Understanding Favoritism

Repeatedly we have come to find ourselves caught up in the webbings of favoritism, sometimes plain and simple, and sometimes in one of its many forms, such as tribalism, nepotism, ethnocentrism, cronyism, etc. Sometimes it is rewarding and we drink to it, and sometimes it is heartbreaking and we sulk in it.You have perhaps experienced and/or witnessed a situation where a person of power gives unmerited and preferential treatment to an individual or group, at the expense of a more deserving party. This could come to play in a lot of scenes, ranging from cataclysmic nation altering scenarios such as political favors, contract awards, job promotions, down to seemingly inconsequential scenarios such as giving a friend or sibling a pen, even though someone else asked first.

Either way, favoritism has proven to be an undying infection and we simply cannot rid ourselves of it. Should we then condemn and convict ourselves for indulging in this dark art that is favoritism? Should we hold ourselves by the tails and hit our devil bottoms repeatedly for not being immune to this wicked act? Will we, condemned and convicted, with our devil bottoms fresh hot from the spankings, feel and be better persons? Will we ever stop to consider that there is a reason this thing has refused to leave us? Will we ever think to stop and reassess and check our angles in all and in everything?

The intention of this piece is neither to condone nor condemn favoritism, rather, it stands to elucidate and acknowledge the fundamentals of the existence of favoritism, because really, how does one fight what is not there?

In a world where our conviction in the moment and in our surroundings is the major guarantee of the certainty of our next breath, where every action we take stands first on faith, where very phony people are so quick to tell us what we need to do to be ‘real’, trust might just be the most expensive commodity. A large proportion of our growth and progress thereby becomes a factor of whom we allow near us, of whom we involve in us, and of whom we chase away. Trust, thus, becomes an integral part of our existence. A necessary question becomes “How do we know whom to trust?” To which I will reply: we don’t. Trust is a gamble.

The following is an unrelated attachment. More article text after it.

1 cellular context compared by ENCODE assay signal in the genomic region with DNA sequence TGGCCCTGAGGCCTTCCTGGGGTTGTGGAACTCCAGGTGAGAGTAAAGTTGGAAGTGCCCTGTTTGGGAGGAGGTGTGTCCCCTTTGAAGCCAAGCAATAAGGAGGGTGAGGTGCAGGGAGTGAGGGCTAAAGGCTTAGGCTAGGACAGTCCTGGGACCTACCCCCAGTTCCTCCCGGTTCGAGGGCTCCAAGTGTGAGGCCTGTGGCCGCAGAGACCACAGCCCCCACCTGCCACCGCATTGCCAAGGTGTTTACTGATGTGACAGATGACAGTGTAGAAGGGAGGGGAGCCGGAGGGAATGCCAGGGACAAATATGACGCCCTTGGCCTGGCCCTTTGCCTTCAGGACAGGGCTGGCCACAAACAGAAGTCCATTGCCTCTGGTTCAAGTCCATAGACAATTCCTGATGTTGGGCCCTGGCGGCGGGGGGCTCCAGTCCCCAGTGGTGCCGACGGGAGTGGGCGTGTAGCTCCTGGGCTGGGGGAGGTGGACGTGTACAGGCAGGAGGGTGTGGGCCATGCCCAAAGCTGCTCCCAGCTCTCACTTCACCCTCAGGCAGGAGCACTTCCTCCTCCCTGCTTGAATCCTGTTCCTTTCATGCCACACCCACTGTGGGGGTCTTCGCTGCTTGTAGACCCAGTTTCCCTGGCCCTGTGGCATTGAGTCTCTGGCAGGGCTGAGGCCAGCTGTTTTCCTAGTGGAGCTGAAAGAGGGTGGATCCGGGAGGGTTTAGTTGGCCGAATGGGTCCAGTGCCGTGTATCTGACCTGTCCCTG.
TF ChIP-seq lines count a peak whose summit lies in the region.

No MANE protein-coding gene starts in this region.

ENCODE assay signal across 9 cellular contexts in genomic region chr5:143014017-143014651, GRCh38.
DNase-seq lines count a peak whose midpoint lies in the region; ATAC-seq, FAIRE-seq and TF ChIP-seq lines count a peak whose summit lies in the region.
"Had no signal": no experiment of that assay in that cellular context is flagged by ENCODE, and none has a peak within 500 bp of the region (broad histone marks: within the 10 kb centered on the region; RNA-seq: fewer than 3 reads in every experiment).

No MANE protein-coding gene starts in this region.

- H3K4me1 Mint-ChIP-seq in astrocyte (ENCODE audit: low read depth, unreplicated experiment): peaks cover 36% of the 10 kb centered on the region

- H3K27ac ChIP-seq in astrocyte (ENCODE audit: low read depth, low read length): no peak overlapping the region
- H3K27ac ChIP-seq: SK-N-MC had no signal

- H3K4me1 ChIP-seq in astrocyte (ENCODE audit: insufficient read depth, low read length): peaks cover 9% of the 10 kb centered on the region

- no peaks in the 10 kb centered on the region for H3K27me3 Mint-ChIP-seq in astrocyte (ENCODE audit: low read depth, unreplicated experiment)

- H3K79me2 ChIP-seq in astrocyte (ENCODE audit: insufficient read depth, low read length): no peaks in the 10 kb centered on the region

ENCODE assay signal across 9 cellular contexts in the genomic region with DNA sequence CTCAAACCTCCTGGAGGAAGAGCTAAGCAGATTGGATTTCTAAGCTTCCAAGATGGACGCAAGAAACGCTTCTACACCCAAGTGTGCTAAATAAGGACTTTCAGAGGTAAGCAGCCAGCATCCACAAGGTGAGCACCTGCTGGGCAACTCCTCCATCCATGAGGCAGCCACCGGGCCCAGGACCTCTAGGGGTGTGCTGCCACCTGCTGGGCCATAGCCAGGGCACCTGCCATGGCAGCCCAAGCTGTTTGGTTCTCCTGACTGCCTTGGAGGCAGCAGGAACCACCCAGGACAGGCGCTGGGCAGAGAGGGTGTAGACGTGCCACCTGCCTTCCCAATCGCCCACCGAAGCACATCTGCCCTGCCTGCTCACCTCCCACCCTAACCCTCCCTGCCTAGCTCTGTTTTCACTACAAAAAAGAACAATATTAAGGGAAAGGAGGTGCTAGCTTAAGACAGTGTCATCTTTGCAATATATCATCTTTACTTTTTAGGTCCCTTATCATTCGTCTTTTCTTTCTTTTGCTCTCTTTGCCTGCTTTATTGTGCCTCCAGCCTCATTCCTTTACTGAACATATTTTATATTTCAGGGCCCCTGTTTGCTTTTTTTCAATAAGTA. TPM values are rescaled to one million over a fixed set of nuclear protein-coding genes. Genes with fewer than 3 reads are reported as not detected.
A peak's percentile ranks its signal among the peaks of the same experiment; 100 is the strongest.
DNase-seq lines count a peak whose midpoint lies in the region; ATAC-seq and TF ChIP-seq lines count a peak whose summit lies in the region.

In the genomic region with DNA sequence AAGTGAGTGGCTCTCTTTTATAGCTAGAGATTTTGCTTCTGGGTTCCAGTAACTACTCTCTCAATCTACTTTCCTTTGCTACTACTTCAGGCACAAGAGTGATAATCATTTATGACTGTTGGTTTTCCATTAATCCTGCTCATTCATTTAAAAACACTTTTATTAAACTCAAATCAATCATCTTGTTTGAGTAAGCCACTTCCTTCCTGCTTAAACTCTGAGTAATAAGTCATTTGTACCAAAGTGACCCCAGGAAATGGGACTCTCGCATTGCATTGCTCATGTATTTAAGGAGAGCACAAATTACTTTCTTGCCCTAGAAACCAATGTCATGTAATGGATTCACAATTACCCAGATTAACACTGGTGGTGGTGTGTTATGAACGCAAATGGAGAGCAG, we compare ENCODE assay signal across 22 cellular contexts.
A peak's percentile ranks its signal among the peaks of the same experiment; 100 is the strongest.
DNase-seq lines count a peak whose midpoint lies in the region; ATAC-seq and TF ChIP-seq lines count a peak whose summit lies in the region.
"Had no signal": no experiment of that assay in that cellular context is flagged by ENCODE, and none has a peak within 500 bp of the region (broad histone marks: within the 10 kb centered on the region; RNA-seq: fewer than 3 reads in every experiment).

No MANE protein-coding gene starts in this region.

We’re always looking to find reasons to get out of a bad gamble. We are more interested in the risks of a gamble than in the compensations. A 50/50 gamble is not a safe gamble–one odd and we will dash out of this booth; better safe than sorry. And for this, trust is easier lost than gained.

Trust however remains invaluable. We are social beings and cannot do without assistance from one another. To gamble or not to gamble becomes not a question of choice, but a question of ‘how best?’ To this question there have not been a lot of answers, because we do not all have a specific behavioral pattern that we can rely on to repeat in varying situations. We have different motives and different destinations, from which and to which there are changing routes. Some fortunately align with some, while some simply cut through others. So since we can neither read minds nor look into the future, we have but one almost foolproof, as well as default option; Family.

The context of Family here, isn’t limited to immediate family or blood relatives, it extrapolates to anyone who so accurately fits into the description of a selfless guardian or ward who places as much value in ones wellbeing as they do in theirs, and on some occasions, more. Who better to trust than family who raised and took care of you when you were completely naïve and defenseless? Family will give you with no expectation of being paid back. Family will support you and expect not much (I wouldn’t dare say ‘nothing’) in return. Family will rather share than compete, and for the many seen and unseen reasons, family has been and will continue to be the default option when we are faced with the question of who best to trust.

By extension, we would trust the extensions of family. These extensions are often stretched and extended to the immediate community. There our trust will lay simple and undoubting, on our kinsmen and on our father’s life-long associates, on our cousins and on our mother’s networks, and whoever stands outside this circle, like a snake in a baby’s room, poses a threat.